Sinner for Christ: Adoption and Bitterness (Pt 1)
Updated: Dec 20, 2019
Adoption is one of those words that people associate with joy. They talk about the giving of life, the gift of family, the blessing. They don't talk about the ugly parts. The depressed, broken woman sitting in a waiting room of the women's clinic holding a pamphlet for adoption with her parents sitting on either side of her. They don't talk about the stacks of "prospective parents" that get shoved in your lap before you sit down in the social workers office. They don't talk about the grief. The horrifying, overwhelming, all consuming, undeniable (but deny it, deny it until you're dead damn it!) grief. I could write a book about the truths of adoption, but this part is just about telling my story, so I will save that for a later blog.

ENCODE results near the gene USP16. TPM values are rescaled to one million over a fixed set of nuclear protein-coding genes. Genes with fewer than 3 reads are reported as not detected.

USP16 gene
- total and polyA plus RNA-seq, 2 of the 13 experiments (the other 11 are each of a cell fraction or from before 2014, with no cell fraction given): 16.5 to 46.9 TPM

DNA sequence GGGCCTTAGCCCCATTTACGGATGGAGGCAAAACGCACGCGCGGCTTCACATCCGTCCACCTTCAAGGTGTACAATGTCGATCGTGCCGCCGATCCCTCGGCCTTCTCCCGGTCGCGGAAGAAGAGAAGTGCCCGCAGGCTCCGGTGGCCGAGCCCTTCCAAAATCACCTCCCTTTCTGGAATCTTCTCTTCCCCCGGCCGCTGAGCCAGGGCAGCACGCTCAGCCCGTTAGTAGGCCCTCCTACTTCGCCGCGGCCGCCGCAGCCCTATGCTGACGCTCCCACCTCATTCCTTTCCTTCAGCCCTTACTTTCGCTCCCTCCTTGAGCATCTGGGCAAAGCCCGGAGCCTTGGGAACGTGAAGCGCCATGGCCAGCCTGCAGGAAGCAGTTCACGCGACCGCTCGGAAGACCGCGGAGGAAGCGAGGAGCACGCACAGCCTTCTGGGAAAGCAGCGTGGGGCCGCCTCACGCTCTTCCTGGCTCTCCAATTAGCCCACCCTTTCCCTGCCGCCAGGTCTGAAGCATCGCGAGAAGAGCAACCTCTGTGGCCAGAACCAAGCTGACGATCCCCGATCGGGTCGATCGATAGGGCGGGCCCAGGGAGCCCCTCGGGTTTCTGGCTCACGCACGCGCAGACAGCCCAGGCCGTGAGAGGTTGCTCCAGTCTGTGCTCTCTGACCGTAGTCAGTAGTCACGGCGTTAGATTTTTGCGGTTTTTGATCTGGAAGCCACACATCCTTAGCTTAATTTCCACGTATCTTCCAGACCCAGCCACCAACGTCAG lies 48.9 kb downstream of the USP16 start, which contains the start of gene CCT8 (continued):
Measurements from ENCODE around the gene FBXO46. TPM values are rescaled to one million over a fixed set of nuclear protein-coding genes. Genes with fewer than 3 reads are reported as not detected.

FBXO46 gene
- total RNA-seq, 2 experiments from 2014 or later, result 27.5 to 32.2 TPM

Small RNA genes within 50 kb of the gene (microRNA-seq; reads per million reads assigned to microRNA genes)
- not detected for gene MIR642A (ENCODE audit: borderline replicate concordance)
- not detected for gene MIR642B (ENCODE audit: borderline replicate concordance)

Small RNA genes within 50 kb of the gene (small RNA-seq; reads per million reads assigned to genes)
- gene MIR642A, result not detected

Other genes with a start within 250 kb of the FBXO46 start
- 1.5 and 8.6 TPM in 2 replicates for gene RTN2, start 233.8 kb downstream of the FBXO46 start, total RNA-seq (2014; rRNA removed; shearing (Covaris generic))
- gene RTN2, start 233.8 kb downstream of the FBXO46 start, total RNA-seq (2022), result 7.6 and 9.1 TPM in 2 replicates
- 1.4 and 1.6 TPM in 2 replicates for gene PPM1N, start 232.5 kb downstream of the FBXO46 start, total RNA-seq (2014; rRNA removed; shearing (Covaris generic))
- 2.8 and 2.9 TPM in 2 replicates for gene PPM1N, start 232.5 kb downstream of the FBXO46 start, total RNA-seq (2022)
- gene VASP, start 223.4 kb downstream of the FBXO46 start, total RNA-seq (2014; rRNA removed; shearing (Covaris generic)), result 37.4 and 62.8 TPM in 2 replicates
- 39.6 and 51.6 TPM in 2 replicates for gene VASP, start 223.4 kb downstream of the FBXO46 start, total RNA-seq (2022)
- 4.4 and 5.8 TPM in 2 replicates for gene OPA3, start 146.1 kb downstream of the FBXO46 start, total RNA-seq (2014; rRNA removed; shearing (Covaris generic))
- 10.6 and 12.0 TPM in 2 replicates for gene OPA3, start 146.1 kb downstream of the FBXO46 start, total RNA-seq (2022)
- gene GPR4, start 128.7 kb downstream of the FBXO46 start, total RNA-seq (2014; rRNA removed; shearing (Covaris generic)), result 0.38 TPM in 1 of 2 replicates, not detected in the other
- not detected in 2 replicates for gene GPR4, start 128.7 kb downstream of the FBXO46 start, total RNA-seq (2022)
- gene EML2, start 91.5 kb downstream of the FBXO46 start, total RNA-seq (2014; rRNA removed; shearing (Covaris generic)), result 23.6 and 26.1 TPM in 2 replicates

All I can say for sure is my whole world was falling apart. All the amazing plans that I had made (in my own power) to secure my happiness and make sure I would never again feel crippling loneliness were crashing down around me. I felt lonelier than ever. I was abandoned. I was being forced to make a decision I didn't want to make, but Ah! A light. A hope for the future I was envisioning. The social workers at the women's clinic. Certainly they would understand my coded messages. Certainly they would realize that even as I repeated the words I had been told to say, "I am considering adoption and would like some additional information", that what I was really saying was, "I want this baby, prayed for this baby, this baby is growing in my womb, my child, MY CHILD, and I want this child so desperately, please help me keep my child!". Unfortunately, I didn't know anything about "the adoption industry." I was naive to the world. I didn't realize that (at the time) the adoption industry was a $3 billion business. I didn't realize that my child had a dollar sign hanging above their head, and with those words it turned from a negative number into a number in the hundreds of thousands for this agency. I didn't know that those words "considering adoption" were flagged in this social workers employee manual and the resulting tidal wave was going to steam roll me into giving up my child for adoption, damn the consequences to me or anyone else. This is a hot topic and one that really deserves further exploration, so I will write about it in detail in a future post.